JustArts: What goes into a student’s decision to do a senior thesis?

Sara Kenney: I think people do it because they’re passionate about theater and ... interested in working in theater, going into theater and either exploring new things … or something we’ve been working on for a very long time. ... We’re in a B.A. program and there are lots of different exposures to different types of theater and I think the festival is a great way to concentrate on something in a very large scale professional way. 

JA: How much support do students get from faculty?

SK: We get a lot of support. Each student is assigned one or two faculty members. What’s nice about our faculty is that they’re working artists in the Boston area, so they bring a wealth of experience. They guide us along the way, keeping us in track in terms of what our ideas are. … We have a lot of independence, and they expect that from us, but they’ll swoop in if we ever need any help. They’ll also come in and watch rehearsals and give feedback, which has been really helpful. We have an academic administrator named Alicia Hyland who is excellent. We have a great department and a lot of resources. There’s not a ton of hand-holding, but a lot of assistance.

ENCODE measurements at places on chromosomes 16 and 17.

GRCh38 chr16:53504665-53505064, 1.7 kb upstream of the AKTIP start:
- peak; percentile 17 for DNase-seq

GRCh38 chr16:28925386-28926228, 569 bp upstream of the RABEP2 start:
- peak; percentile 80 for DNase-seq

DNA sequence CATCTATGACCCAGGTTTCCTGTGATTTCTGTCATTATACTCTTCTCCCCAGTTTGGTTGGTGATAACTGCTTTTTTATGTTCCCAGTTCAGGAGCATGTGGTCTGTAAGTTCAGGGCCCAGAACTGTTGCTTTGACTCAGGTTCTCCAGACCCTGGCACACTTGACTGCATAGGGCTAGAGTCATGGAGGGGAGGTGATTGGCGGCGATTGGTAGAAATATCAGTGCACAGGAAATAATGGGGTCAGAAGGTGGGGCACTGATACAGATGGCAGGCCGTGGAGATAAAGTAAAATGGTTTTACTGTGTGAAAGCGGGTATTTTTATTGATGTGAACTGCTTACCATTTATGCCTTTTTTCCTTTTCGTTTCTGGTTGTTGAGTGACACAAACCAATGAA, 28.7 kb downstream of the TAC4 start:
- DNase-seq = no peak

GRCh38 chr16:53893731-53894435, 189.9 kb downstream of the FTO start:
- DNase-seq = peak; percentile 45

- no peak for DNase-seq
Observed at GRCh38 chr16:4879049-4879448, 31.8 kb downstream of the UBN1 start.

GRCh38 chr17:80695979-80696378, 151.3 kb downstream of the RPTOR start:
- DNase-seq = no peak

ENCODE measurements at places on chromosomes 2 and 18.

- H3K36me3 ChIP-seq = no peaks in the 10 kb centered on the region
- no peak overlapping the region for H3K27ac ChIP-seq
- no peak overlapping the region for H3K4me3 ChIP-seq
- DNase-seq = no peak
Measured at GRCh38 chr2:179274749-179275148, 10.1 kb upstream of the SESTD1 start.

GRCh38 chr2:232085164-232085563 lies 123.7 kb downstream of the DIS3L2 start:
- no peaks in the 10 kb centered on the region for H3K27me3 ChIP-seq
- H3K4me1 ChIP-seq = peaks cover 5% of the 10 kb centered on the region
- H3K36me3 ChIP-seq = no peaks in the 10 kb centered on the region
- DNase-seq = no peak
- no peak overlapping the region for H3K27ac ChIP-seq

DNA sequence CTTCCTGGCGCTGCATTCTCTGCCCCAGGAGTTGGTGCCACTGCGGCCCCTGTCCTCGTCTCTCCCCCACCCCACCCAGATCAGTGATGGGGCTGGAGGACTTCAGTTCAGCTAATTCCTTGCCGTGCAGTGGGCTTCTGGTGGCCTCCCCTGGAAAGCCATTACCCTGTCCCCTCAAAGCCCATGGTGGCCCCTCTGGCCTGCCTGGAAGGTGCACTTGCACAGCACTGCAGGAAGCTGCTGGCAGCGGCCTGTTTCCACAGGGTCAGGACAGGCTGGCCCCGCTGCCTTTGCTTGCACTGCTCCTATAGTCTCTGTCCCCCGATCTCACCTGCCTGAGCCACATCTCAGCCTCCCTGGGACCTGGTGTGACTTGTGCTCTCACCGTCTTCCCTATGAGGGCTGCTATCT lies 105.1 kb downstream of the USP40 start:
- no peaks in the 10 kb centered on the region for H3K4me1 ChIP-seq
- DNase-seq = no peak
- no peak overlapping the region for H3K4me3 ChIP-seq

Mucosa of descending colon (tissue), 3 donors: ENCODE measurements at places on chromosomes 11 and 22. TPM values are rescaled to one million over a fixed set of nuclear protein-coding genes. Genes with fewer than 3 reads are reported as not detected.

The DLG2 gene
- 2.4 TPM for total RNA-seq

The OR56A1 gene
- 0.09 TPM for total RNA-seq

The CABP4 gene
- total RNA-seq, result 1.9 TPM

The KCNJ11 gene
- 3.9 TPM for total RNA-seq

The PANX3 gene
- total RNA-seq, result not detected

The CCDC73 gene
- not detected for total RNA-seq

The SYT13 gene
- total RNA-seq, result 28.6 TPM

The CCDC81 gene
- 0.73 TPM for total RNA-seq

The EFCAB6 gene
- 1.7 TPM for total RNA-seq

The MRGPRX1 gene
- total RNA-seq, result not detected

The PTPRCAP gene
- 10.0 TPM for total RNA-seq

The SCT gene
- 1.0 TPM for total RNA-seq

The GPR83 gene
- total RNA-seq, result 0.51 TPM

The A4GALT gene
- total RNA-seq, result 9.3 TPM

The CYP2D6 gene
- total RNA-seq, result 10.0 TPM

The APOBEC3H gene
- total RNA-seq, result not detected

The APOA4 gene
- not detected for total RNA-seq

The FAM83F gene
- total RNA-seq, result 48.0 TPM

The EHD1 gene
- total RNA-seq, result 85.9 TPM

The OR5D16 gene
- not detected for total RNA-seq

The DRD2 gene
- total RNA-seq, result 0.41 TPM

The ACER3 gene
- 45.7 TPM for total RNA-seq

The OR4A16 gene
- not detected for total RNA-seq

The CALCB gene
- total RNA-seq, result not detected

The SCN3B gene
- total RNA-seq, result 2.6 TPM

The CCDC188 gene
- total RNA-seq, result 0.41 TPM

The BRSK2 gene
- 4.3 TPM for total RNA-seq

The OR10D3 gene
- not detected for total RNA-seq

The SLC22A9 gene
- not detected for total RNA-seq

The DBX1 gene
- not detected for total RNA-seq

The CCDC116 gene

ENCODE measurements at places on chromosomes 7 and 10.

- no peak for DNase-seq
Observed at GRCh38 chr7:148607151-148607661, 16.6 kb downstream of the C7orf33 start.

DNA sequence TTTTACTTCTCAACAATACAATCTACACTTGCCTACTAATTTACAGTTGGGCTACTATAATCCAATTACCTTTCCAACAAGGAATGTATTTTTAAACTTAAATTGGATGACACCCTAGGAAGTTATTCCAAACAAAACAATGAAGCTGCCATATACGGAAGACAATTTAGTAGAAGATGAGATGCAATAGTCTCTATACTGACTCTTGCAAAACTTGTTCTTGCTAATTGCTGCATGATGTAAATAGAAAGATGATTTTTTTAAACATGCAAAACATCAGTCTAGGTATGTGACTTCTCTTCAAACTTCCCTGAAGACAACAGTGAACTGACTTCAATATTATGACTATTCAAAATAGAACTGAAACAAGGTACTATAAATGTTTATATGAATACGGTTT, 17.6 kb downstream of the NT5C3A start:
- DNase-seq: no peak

JA: Can you tell me a bit about your thesis?

SK: It’s feminist readings of Shakespeare. I do 8 plays … in the span of an hour with my acting partner Rachel Greene [’20].   We go through the histories to the comedies to the tragedies  to the romances. I was really focused on how these women achieve power — how they use power when they’re speaking and how they rival themselves or place themselves socially against men. I’m putting them all next to each other because I think it’s interesting to see a new fresh reading of Shakespeare rather than the standard we subscribe to, with Lady Macbeth as the pinnacle of feminine power. … It was interesting for me as a performer … to create the feminist space and figure out how women can take up space in theater. 

JA: How did you decide on this?

SK: In my senior year [of high school], I really started getting interested in the critical literature around Shakespeare. When I got to Brandeis, I was in “Twelfth Night,” which I loved,  and then I studied at the British American Drama Academy in London and got conservatory training. 

JA: Highs and lows of the process?

SK: It’s hard when you want to act but it’s also a scholarly project, figuring out what I wanted to do and crafting something out of nothing. It was exciting but it was also a lot, and I’ve never worked with only one other person before. It was a lot of work but the payoff has been huge. 

—Maya Zanger-Nadis